Life is too short for toxic relationships so maybe it’sPhoto by Kelly Sikkema on Unsplash time to evaluate which relationships are contributing positively to your life, and which are leaving you feeling drained. We’ve all met those people who thrive off of drama, and if they can’t find enough of it in their own lives they sometimes seek to create it in the lives of others. Whether it is a relationship we need to cut out, or someone who seems intent on forcing their way in, toxic people are an obstacle many find themselves dealing with at some point or another.
After spending almost three years in an increasingly toxic relationship and struggling with how to remove myself from it, I now strive to (and usually succeed at) living a drama-free existence. However, I recently found myself in a situation where an outside party seemed hell-bent on stirring up trouble for their own delight. It was a sharp reminder of why I now go so far out of my way to avoid these kinds of people. Occasionally they rub you so thoroughly the wrong way that you’d love nothing more than to send a firm email and burn their house down. (The email will be cathartic, but as additionally satisfying as it may be, arson is never the answer).
I do understand though, that at times it just isn’t as easy as rolling your eyes and putting your phone down. Sometimes it is a close friend, whose relationship you value too much to let go of. Other times, it is a partner that you feel you might drown without. Only you can make the call of whether or not the relationship is salvageable – but it is important to be able to step back and look at the big picture. Is it a good friend overstepping boundaries? Is it a few outbursts because they are going through a rough patch? Or have the years been leading up to increasingly more unacceptable behavior? As difficult as it is to turn away from someone you once cared deeply about, we need to accept that eventually the repeated words and actions become defining. They are no longer dealing with some stuff, they are toxic.
While relationships and friendships should always hold an important place in our lives, they should also be mutually beneficial. You should build each other up, instead of feeling like you are being torn down. If spending time with someone constantly leaves you feeling drained, then that is something you should discuss in order to preserve the relationship moving forwards. However, if even the idea of constructive criticism would cause them to lash out, then maybe it is time to reevaluate.
Regardless of the particular situation, my rule of thumb is to never stoop to their level. You won’t feel any better for it, and it would validate their behavior. At the end of the day, the toxicity usually stems from some discontent, insecurity, or struggle in their own personal lives, and it would be a shame to let that negativity seep into yours.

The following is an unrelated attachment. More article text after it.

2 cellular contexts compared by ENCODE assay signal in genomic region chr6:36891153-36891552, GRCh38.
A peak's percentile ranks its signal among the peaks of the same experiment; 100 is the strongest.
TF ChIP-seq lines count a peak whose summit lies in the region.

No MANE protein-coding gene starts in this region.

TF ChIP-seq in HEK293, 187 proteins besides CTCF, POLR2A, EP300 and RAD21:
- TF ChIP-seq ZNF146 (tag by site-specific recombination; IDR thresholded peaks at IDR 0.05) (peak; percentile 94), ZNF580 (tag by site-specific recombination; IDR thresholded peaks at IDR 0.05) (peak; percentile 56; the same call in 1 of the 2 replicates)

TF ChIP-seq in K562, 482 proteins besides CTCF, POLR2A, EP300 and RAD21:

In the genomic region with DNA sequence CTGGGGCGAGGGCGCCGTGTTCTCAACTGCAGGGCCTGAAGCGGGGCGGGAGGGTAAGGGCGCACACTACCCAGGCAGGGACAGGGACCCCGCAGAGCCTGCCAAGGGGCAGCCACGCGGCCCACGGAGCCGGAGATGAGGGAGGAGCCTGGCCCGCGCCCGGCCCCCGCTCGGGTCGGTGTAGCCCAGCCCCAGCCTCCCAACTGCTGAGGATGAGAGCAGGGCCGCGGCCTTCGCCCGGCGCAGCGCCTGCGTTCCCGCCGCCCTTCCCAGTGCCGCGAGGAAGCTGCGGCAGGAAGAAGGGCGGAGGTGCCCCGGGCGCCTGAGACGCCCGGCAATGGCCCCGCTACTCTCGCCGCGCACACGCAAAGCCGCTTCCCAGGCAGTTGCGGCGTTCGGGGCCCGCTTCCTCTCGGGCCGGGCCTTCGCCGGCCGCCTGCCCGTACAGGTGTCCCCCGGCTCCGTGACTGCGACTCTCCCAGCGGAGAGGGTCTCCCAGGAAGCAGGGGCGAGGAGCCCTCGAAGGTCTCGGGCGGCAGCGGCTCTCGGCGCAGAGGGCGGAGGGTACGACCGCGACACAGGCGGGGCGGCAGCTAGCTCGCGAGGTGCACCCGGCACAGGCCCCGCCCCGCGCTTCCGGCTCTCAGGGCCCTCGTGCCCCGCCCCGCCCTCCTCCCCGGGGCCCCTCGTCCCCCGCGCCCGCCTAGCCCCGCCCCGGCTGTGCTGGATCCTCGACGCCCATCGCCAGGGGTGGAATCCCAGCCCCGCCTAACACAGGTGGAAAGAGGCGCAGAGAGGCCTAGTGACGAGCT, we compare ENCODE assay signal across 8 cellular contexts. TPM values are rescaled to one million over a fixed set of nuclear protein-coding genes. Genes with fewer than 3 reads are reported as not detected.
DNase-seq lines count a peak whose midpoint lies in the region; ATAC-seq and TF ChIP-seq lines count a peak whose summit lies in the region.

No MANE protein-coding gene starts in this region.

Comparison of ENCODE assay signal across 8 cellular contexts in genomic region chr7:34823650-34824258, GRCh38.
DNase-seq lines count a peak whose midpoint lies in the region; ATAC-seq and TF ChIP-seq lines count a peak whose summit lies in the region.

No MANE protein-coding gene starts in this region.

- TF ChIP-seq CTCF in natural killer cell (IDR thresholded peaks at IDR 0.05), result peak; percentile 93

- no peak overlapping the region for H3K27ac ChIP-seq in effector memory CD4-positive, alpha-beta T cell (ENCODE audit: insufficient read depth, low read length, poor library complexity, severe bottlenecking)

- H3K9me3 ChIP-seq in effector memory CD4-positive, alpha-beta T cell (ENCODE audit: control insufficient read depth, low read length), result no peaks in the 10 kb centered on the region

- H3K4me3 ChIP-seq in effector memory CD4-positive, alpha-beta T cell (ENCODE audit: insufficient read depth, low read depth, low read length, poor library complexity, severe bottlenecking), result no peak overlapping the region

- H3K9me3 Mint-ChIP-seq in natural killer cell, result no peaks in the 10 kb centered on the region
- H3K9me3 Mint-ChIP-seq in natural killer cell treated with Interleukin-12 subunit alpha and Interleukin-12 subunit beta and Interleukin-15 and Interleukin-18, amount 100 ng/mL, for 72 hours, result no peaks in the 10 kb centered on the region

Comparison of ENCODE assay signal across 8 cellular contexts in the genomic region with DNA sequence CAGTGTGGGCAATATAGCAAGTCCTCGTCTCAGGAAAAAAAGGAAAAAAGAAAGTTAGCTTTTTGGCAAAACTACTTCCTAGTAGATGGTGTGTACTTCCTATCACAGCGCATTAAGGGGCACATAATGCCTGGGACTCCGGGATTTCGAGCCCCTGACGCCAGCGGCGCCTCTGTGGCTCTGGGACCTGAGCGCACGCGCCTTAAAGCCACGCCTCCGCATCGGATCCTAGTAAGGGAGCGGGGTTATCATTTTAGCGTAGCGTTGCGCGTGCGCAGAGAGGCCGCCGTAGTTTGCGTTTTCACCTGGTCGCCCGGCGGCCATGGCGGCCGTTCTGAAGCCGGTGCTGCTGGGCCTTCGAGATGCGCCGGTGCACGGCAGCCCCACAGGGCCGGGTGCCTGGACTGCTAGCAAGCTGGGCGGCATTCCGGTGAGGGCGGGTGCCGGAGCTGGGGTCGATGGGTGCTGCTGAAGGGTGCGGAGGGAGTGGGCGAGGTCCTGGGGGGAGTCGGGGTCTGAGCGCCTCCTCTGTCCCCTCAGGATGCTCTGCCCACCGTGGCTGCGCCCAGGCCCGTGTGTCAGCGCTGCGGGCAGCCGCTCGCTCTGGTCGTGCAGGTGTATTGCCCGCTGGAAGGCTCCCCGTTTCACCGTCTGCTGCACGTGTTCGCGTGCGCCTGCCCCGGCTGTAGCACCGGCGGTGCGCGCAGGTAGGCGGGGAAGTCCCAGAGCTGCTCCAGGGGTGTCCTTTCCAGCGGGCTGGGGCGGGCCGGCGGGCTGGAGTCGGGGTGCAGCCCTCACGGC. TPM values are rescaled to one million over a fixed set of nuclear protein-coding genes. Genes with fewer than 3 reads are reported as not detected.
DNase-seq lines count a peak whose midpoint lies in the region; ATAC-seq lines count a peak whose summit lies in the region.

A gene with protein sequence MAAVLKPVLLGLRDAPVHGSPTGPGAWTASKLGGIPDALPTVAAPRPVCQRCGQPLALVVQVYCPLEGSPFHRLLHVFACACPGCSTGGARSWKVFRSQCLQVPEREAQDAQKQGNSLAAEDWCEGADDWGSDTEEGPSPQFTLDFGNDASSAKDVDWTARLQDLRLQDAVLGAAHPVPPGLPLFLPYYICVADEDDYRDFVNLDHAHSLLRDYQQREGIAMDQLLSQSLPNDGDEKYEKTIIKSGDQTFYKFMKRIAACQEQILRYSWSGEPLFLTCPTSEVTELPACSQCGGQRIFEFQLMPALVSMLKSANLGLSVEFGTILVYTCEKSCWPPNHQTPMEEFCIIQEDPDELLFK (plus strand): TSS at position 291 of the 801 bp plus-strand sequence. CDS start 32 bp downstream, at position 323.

Whether you decide to talk it out in an effort to salvage the friendship, or come to the conclusion that they won’t change and decide to move on from the relationship in the name of self-preservation, dealing with the fallout is never simple. Even after our minds have called it quits, we often hold on to pent up anger and frustration for days, weeks, or in some cases even months after these encounters. I can’t promise that they will work for you, but I have a few tips for channeling the negative energy left by toxic people.
Work It Out – Literally.
Crank some angry music and sweat it out, baby. Go for a run or hit a kickboxing class – anything to work out a little anger while working up a sweat. Not only is it a good release, but the post-workout endorphins are great, and being exhausted will help you sleep better.
Take whatever feelings you are bottling up and use them to fuel your creativity. Paint, write, sing, dance, summon the rain gods – whatever you can do that allows you to turn any negativity you’re harboring into something productive. Use your emotions to fuel that creative fire!
Just because you are dealing with a toxic relationship in your life does not mean you should refrain from turning to your other friends. They are there to support you, lend advice, and talk you down from any crazy ideas. I feel like we often avoid going to others with our problems out of a desire to avoid gossiping or seeming like we’re just talking shit– but it is healthy to express your feelings. Often talking things through with a new set of ears can actually give you some clarity on the situation.
Put your phone down and head outside (bonus points if you bring your pup) to clear your head. A bit of fresh air can help us realize just how insignificant these little dramas really are in the grand scheme of things. Or bury yourself in a good book or your favorite show and toon out for a bit to give your mind a break from endlessly going over the situation.
Call Them On It.
At times, you just need to bite the bullet and have an honest conversation with the person about how their behavior is affecting you. It may be that your friend failed to realize that they have seriously crossed the line- and they will work to repair things. On other occasions, it won’t work quite so well- but I have always found a sense of closure in knowing that I have said what I had to say.
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